February 14, 2005

2/14 - Oceana Beloved By Deep Water Corals: Huge victory in N. Pacific bottom trawling debate

A lot of deep water hard corals can sleep a little better tonight, thanks to the determination of Oceana. Here's an excerpt from their press release:

The Council voted unanimously Feb. 10 to adopt Oceana's approach to protect 960,495 square kilometers of seafloor from destructive bottom trawling, a commercial fishing practice that drags heavy nets across the ocean bottom, destroying nearly everything in its path. The vote included 380 square kilometers banned to all bottom gear contact in the deep-sea coral and sponge gardens in the Aleutian Islands, and 7,156 square kilometers of seafloor in the Gulf of Alaska banned to bottom trawling.


Sleeping Better Tonight: deep water corals that won't get ravaged by
bottom trawls

Posted by Randy Olson at February 14, 2005 01:40 AM

Randy: Thanks for the note on the success of the North Pacific deep sea coral project. But, as you and others in the community know, it takes more than one organization to bring the changes necessary for the health of the oceans.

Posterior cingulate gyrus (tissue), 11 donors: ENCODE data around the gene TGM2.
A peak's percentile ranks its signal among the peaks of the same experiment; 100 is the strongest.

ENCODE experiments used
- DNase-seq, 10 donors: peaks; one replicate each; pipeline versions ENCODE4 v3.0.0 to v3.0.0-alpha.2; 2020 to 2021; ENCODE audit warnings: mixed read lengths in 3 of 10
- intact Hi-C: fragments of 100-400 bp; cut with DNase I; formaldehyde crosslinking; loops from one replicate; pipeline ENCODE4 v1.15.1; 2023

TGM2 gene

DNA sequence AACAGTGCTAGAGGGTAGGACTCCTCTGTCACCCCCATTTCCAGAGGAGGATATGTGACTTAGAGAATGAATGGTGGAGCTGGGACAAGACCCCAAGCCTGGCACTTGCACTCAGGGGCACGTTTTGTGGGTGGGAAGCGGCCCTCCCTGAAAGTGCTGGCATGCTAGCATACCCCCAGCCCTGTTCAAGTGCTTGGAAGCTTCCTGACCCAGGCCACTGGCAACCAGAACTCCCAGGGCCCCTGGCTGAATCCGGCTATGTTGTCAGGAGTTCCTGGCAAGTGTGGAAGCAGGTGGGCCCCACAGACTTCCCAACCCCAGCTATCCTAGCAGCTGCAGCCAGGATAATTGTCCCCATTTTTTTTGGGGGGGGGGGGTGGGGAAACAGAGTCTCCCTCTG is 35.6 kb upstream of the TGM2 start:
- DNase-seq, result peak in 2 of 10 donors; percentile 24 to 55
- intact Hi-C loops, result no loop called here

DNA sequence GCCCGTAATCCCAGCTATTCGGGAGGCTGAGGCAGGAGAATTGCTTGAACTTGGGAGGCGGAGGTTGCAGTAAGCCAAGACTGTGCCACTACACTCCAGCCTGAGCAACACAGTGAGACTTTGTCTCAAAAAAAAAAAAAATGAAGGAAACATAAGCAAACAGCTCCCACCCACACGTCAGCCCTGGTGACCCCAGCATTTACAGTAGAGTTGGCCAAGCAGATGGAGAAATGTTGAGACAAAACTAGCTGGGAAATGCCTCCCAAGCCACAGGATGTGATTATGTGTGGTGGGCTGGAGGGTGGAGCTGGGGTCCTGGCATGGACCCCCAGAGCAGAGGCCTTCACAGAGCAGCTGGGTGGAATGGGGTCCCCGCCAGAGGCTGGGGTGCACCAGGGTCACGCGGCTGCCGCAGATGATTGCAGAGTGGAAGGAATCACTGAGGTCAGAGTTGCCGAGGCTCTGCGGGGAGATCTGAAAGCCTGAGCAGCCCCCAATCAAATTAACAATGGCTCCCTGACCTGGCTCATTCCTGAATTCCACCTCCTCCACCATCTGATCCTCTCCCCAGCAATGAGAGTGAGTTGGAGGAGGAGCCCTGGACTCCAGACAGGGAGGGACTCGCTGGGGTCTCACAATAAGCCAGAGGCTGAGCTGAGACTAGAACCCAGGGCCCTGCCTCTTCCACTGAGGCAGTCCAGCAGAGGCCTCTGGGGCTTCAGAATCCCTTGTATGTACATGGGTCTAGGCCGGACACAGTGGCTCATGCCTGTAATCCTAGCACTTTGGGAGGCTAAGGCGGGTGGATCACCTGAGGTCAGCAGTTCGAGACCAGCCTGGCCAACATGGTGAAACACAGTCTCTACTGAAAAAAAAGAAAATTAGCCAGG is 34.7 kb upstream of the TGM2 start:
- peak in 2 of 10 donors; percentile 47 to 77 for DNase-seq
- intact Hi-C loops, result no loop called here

In this case, the Alaska Marine Conservation Council, The Ocean Conservancy and the Alaska Oceans Network were just a few of the many local, regional and national organizations that are entitled to join in the celebration of this great step forward in ocean management. More than 30,000 members of these and other conservation and other stakeholder organizations wrote and called decision-makers on the way to our victory. In the end, even the trawl fishermen and their advocacy organizations joined in supporting this change to a new and progressive model for oceans mamagement.

Now we all move on to build even broader support for similar actions in the other fishery management councils, in the halls of Congress and with NOAA in the Department of Commerce.

Here's to more success for all of us and for the oceans.

Dave Allison, Director,
Oceana's campaign to stop destructive trawling.

Posted by: Dave Allison at February 18, 2005 11:12 AM